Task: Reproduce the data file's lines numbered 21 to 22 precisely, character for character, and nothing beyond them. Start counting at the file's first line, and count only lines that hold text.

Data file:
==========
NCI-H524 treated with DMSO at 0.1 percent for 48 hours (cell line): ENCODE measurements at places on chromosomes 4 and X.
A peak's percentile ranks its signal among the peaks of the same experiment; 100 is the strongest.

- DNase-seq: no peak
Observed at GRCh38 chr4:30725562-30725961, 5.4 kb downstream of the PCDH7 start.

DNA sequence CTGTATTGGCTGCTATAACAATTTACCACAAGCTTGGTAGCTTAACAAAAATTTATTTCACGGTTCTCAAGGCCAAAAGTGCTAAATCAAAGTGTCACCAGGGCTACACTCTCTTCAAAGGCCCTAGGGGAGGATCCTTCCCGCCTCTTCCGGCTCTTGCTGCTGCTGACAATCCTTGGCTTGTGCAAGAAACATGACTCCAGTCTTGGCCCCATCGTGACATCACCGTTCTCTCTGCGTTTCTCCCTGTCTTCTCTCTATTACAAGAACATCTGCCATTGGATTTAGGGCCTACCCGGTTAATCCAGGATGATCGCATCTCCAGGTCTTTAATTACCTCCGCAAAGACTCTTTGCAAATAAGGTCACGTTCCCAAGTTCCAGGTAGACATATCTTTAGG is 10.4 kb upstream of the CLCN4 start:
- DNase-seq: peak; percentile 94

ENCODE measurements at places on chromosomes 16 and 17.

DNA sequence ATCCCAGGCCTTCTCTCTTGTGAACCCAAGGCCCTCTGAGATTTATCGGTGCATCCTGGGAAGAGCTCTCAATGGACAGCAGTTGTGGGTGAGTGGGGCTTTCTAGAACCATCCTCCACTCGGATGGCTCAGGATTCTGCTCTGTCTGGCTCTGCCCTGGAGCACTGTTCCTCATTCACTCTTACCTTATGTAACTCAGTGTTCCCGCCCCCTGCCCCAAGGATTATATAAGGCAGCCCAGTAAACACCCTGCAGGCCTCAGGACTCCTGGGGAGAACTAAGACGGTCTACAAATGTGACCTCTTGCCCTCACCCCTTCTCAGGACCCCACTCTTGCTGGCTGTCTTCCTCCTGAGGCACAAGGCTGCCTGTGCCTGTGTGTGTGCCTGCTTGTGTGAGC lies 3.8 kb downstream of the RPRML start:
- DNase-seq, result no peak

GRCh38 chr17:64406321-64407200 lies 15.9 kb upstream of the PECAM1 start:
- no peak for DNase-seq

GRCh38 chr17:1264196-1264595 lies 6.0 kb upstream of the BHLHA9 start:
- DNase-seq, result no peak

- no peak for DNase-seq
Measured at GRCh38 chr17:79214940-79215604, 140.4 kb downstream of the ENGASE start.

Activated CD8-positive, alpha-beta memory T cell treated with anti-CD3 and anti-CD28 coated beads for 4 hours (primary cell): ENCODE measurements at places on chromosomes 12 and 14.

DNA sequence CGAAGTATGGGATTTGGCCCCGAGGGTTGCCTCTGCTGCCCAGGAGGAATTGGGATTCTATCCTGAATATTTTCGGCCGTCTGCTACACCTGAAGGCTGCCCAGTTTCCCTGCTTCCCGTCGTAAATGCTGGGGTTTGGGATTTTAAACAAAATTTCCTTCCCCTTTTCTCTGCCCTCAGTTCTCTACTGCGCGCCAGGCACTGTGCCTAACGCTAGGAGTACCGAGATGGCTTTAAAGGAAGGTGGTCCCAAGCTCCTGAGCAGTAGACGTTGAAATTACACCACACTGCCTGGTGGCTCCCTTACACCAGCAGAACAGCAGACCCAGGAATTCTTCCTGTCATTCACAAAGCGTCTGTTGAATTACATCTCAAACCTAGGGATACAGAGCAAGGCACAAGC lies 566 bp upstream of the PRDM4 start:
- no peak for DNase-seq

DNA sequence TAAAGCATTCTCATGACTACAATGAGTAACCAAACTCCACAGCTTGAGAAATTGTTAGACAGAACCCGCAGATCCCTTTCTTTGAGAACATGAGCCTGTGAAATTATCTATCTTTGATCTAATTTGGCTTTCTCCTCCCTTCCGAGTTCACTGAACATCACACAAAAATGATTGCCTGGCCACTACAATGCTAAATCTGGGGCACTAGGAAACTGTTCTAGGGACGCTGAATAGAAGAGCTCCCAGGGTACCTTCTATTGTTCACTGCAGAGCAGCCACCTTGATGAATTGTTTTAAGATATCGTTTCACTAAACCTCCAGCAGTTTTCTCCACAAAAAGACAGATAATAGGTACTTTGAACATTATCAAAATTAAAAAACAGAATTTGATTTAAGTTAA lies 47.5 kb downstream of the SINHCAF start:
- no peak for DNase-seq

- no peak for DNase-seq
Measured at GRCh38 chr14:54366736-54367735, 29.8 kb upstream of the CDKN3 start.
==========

- no peak for DNase-seq
Measured at GRCh38 chr14:54366736-54367735, 29.8 kb upstream of the CDKN3 start.